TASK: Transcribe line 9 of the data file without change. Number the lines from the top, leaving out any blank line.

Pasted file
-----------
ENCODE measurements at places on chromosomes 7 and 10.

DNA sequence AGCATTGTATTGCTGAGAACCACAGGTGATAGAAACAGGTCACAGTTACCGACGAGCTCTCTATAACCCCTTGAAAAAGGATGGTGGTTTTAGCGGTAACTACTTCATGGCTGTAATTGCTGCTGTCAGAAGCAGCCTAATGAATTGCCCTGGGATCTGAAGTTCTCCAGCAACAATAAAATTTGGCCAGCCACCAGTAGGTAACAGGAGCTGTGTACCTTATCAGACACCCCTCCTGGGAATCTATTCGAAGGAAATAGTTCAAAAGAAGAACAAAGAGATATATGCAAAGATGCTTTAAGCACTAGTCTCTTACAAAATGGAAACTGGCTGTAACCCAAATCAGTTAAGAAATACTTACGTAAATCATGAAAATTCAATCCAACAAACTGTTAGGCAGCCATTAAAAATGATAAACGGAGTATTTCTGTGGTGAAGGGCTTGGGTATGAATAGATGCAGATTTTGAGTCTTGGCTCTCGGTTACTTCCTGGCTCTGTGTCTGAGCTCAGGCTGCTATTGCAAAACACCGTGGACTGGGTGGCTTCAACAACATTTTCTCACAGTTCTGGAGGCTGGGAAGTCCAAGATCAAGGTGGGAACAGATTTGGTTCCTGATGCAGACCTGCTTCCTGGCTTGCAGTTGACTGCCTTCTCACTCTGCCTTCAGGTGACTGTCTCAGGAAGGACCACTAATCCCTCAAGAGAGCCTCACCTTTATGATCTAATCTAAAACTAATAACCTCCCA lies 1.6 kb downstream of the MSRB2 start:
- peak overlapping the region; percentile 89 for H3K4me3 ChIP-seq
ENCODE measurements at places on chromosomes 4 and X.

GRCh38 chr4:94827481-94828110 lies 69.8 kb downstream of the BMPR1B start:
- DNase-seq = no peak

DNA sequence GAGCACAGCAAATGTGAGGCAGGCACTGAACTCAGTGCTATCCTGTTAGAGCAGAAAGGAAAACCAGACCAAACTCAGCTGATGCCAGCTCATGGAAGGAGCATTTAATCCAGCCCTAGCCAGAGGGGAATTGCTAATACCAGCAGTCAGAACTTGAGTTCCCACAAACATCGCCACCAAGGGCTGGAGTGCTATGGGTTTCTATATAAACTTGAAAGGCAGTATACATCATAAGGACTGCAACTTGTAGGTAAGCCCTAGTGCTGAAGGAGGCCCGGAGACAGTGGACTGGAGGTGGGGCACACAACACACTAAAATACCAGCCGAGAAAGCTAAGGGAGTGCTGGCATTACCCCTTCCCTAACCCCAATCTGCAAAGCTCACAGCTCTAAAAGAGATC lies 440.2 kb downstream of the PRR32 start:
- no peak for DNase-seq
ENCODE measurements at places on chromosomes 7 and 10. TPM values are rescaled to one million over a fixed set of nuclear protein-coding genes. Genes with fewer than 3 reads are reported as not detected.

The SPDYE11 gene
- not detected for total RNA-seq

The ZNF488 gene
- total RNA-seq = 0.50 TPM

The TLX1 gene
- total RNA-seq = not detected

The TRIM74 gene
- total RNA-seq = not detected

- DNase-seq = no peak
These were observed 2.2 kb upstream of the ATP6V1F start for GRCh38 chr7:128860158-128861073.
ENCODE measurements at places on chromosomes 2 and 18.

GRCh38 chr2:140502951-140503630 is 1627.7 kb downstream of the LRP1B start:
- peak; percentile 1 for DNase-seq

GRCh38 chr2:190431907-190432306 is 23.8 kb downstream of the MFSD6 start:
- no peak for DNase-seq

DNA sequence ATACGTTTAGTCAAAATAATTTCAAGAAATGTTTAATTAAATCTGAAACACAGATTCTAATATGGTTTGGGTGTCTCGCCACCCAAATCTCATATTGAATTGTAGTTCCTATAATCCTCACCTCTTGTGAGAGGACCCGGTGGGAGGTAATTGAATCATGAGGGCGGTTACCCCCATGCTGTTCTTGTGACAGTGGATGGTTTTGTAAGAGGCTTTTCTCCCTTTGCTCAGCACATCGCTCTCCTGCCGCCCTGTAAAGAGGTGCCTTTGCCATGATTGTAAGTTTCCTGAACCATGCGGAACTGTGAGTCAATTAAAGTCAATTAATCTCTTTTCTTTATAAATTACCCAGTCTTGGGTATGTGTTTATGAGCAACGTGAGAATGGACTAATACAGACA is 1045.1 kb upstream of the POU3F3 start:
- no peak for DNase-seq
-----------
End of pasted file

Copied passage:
ENCODE measurements at places on chromosomes 7 and 10. TPM values are rescaled to one million over a fixed set of nuclear protein-coding genes. Genes with fewer than 3 reads are reported as not detected.